NAI appealed the Board decision. Woodbolt was not a party to the appeal, but the Director of the USPTO intervened to defend the Board’s decision.

The Federal Circuit Decision

The Federal Circuit decision was authored by Judge Prost and joined by Judges Moore and Reyna.

The Federal Circuit decision addresses four arguments NAI raised on appeal:

  1. priority to the earlier applications “vested” when a priority claim meeting all criteria of § 120 was made in the sixth application
  2. waiver of priority is limited to the application in which priority is not claimed
  3. priority not “a single growing chain” but “multiple fixed chains”
  4. that the Board’s decision “limits an applicant’s ability to seek protection” when “amending [a] priority claim to gain [patent] term.”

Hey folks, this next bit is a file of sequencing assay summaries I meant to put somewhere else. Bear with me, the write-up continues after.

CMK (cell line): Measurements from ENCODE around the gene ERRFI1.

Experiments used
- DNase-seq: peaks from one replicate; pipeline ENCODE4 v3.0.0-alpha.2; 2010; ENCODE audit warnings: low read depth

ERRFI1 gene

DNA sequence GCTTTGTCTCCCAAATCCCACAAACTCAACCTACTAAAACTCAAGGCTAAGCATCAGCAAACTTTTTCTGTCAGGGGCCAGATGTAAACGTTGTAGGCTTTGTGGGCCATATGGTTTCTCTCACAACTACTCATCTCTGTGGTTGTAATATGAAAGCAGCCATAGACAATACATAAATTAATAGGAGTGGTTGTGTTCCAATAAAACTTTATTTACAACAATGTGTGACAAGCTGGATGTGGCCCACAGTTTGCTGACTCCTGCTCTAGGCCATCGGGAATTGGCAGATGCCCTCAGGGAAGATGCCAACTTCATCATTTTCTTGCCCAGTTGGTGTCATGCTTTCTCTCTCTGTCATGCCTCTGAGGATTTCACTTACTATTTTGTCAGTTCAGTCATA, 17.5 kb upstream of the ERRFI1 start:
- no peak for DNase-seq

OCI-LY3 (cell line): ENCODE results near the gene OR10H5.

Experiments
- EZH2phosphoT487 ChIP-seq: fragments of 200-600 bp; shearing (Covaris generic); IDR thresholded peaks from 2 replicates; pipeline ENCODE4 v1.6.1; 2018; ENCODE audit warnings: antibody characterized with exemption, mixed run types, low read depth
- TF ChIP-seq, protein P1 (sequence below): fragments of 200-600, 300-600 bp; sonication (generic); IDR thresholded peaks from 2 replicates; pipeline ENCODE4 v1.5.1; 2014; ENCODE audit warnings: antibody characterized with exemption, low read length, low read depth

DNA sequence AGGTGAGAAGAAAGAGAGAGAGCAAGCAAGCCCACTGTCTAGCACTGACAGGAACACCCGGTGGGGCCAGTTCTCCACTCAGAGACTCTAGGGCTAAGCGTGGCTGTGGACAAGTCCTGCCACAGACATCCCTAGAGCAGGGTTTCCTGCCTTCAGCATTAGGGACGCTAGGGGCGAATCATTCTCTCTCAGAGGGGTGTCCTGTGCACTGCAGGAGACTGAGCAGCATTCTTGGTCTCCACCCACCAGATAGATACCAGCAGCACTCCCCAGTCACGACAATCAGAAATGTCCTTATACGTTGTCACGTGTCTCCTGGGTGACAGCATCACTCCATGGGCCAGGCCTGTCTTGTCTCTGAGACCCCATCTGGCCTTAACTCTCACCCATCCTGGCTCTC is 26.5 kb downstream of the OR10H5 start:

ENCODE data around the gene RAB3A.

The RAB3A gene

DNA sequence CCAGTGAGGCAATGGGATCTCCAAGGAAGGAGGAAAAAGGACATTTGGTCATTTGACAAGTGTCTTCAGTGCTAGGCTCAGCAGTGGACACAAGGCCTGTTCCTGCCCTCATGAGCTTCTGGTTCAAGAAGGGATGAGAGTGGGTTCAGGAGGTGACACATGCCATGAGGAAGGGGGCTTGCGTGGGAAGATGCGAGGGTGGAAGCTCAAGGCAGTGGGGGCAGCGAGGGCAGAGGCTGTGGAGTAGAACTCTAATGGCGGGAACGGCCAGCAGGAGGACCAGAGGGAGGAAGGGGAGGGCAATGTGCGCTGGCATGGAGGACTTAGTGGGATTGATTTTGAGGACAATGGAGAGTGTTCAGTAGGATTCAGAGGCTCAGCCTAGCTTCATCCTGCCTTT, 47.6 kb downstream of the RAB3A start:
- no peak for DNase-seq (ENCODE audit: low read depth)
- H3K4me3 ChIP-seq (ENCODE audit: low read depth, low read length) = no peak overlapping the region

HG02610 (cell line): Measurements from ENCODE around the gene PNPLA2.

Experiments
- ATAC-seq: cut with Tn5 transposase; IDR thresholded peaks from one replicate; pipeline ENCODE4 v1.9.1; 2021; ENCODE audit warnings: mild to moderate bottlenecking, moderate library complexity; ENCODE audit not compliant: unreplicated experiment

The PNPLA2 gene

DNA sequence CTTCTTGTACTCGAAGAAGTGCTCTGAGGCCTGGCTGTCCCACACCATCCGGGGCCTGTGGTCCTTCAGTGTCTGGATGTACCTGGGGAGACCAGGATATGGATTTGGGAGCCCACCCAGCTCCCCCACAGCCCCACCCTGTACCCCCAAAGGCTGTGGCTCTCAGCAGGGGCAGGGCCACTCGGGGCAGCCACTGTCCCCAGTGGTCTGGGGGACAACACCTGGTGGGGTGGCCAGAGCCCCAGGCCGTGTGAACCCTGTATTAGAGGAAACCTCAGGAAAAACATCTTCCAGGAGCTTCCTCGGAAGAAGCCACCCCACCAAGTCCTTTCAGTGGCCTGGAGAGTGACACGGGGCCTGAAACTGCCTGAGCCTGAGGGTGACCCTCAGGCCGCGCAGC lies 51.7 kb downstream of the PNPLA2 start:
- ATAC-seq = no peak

On the first argument, the Federal Circuit found that “NAI’s ‘vesting’ argument conflates properly claiming priority and demonstrating entitlement to priority.” The court focused on practical matters, noting that a priority claim may not be challenged until a court proceeding, that a court “may place the burden on the patent owner to come forward with evidence to prove entitlement … to an earlier filing date,  and that “examiners and adjudicators cannot be expected to scrutinize the prosecution history of an application and each parent application to determine whether the application would have met § 120’s requirements at any point during its pendency.”

(In a parallel non-precedential decision, the Federal Circuit upheld the Board decision that the priority claim in U.S. Patent 8,129,422–the seventh application–to be defective for similar reasons, even though the ‘422 patent was filed before the priority claims were deleted in the fifth application.)

On the second argument, the Federal Circuit noted that NAI relied on a specific phrase in the MPEP, reminded that the MPEP does not have the force of law, and found that the MPEP did not support NAI’s position in any event.